The guidelines authorize an enhancement of a defendant's sentence "[i]f a dangerous weapon (including a firearm) was possessed." See U.S.S.G. § 2D1.1(b)(1). At the same time, the guidelines' safety valve provision permits a defendant to receive a sentence below a statutory minimum where "the defendant did not use violence or credible threats of violence or possess a firearm or other dangerous weapon (or induce another participant to do so) in connection with the offense." U.S.S.G. § 5C1.2(a)(2). Application note four in the commentary to this provision specifically "limits the accountability of the defendant [under (a)(2)] to his own conduct and conduct that he aided or abetted, counseled, commanded, induced, procured, or willfully caused." U.S.S.G. § 5C1.2, cmt. n.4.
Shortly after the briefs were filed in this appeal, we held that an enhancement of a defendant's sentence under § 2D1.1(b)(1) does not necessarily preclude his qualification for the safety valve reduction set forth in § 5C1.2. United States v. Zavalza-Rodriguez, 379 F.3d 1182, 1188 (10th Cir. 2004). We articulated the rule that "we focus on the defendant's own conduct for purposes of evaluating eligibility for the safety valve, and that we recognize a distinction between constructive and actual possession." Id. at 1186 (citing, among others, United States v. Pena-Sarabia, 297 F.3d 983, 988-89 (10th Cir. 2002)). We concluded that § 2D1.1(b)(1) merely requires "constructive possession," based on proximity of the gun, whereas § 5C1.2 requires "actual possession," which is characterized by a closer degree of connection. Zavalza-Rodriguez, at 1186-88.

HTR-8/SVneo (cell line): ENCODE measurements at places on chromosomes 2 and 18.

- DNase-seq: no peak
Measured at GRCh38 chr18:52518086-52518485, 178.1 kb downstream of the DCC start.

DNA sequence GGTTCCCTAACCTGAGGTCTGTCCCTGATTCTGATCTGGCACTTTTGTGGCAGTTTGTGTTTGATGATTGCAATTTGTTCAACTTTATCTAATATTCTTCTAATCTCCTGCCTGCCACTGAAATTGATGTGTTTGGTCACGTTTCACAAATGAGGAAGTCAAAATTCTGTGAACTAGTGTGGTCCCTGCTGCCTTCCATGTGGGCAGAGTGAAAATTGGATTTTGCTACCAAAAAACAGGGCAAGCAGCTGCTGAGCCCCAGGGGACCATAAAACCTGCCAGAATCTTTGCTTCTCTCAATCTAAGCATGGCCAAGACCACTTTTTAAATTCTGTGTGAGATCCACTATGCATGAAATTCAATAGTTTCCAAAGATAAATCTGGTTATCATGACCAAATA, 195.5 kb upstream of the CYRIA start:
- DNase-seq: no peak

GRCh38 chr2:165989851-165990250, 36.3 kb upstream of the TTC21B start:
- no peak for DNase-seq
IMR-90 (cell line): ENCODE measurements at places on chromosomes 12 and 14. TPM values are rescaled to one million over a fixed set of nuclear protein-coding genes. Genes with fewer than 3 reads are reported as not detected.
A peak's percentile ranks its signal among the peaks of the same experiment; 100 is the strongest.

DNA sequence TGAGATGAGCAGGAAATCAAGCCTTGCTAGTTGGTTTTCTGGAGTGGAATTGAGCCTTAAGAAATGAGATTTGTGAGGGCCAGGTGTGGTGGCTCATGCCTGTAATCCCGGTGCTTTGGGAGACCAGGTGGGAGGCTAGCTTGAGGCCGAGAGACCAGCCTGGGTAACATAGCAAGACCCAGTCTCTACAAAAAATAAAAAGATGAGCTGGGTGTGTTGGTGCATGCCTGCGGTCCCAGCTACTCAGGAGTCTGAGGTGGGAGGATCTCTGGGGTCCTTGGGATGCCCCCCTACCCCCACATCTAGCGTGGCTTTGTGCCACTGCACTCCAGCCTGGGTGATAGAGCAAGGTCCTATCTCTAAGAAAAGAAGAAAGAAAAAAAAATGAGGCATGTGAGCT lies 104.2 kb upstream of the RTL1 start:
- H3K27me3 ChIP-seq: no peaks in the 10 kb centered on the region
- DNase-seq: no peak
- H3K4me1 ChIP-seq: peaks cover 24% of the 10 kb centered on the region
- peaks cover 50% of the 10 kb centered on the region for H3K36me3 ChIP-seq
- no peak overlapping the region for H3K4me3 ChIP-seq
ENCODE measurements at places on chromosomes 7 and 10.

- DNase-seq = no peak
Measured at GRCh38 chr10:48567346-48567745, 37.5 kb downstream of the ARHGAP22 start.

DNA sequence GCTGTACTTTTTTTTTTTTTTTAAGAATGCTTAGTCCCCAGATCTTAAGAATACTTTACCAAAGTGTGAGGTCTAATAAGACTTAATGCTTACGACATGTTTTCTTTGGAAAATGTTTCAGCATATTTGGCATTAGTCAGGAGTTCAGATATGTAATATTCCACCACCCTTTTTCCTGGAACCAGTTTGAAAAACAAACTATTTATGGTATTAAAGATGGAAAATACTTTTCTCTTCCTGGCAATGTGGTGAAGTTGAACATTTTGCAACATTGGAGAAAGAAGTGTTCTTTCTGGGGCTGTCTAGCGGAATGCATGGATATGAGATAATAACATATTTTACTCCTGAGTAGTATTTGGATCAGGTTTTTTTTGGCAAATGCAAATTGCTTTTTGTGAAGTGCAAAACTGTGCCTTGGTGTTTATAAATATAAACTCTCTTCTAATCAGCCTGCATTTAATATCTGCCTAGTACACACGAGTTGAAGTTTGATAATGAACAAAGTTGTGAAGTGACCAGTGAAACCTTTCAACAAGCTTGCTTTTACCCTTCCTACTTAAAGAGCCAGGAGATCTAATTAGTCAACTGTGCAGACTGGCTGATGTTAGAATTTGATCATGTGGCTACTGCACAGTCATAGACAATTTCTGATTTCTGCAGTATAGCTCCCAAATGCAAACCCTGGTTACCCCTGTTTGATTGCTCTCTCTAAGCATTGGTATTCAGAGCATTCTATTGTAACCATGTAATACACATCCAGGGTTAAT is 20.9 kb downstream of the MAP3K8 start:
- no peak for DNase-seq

Here, Mr. Gutierrez-Casillas stipulated that U.S.S.G. § 2D1.1 applied to his sentence and would require a two-level enhancement "for possession of a dangerous weapon in connection with the offense." Rec., vol. I, doc. 78 at 4-5. He thus conceded that he constructively possessed the gun. But he testified at his sentencing hearing that he did not know why he and Mr. Vasquez were going to visit Mr. Vasquez's friend, he did not see the gun once Mr. Vasquez returned from the house, and that he was completely unaware of the gun until the officers found it in his truck. Mr. Vasquez testified, however, that he specifically asked Mr. Gutierrez-Casillas about going to pick up a gun from a friend. In making its findings, the district court noted the testimony showed that "a stop was made at a friend's house to pick something up" on the way to a drug transaction. Rec., vol. II at 36. The court also recognized that the use of guns is common in drug trafficking. It then found: